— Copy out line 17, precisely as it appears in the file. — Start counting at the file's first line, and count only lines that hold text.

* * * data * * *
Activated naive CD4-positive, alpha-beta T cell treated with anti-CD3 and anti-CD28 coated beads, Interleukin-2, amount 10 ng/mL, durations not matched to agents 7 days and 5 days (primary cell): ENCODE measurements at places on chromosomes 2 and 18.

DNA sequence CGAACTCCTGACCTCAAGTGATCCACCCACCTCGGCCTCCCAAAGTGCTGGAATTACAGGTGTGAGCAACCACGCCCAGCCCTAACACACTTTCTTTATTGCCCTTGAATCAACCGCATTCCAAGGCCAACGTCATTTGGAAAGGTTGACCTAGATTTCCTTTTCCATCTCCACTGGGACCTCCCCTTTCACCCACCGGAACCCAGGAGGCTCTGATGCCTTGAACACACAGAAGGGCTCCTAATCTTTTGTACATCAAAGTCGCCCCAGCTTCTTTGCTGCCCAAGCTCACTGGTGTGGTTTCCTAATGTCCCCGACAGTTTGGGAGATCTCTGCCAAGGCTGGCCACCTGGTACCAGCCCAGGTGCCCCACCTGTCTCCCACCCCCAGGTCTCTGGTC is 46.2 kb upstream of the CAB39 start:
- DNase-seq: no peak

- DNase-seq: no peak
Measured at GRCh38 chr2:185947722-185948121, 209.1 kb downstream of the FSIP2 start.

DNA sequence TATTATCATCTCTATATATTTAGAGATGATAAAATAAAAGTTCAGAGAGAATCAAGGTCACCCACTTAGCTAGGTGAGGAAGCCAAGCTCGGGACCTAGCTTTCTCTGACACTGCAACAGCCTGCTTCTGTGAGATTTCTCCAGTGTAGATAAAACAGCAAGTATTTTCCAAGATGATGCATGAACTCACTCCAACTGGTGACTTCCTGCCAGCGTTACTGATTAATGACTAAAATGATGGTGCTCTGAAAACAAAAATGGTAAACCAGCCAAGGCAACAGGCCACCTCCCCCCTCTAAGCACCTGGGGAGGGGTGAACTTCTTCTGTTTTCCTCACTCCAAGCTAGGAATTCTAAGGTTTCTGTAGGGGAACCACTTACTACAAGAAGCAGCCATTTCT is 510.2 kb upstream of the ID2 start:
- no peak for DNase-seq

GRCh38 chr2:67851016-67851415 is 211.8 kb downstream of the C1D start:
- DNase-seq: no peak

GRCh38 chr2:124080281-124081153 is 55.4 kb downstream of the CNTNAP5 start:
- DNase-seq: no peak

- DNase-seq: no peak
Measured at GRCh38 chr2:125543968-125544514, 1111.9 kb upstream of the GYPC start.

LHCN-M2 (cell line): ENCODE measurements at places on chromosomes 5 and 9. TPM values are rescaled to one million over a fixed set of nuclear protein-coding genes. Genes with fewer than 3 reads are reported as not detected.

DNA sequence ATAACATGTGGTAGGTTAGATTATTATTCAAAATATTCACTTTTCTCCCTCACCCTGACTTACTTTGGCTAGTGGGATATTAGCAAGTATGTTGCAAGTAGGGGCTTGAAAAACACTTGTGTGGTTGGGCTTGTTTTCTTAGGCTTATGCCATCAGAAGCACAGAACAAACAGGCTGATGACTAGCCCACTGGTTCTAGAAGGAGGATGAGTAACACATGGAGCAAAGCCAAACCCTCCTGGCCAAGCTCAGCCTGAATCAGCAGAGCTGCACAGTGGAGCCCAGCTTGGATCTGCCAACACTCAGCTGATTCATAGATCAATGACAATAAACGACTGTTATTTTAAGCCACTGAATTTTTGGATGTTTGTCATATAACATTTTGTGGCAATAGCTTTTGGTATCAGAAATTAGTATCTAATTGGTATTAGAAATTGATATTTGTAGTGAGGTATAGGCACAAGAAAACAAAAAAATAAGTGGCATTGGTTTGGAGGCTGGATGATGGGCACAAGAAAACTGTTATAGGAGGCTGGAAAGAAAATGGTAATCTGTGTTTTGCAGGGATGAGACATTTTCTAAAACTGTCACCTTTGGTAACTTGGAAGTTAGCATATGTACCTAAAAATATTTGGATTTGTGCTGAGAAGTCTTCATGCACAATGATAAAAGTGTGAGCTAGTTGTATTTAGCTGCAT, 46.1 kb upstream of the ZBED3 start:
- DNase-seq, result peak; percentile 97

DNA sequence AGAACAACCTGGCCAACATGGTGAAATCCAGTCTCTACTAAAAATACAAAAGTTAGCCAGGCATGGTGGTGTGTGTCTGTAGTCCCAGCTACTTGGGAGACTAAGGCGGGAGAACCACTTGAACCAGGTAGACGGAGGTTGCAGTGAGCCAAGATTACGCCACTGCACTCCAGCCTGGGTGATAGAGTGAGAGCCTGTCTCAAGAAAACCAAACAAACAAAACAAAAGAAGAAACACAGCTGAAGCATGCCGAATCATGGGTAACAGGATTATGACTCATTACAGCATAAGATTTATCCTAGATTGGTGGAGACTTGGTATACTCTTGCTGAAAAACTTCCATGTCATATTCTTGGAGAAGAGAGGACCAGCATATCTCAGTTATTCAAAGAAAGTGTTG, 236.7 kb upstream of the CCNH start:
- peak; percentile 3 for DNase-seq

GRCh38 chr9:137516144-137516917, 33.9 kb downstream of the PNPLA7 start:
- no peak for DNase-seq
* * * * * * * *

DNA sequence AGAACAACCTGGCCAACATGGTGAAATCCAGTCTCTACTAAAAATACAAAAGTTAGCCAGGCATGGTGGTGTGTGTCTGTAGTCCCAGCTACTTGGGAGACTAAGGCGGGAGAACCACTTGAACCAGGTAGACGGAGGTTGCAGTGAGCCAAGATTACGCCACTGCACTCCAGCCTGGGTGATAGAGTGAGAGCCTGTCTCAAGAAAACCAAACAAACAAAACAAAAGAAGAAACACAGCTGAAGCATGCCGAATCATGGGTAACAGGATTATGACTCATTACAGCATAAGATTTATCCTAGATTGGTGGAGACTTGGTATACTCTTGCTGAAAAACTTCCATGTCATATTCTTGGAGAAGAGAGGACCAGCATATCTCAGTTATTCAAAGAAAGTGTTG, 236.7 kb upstream of the CCNH start: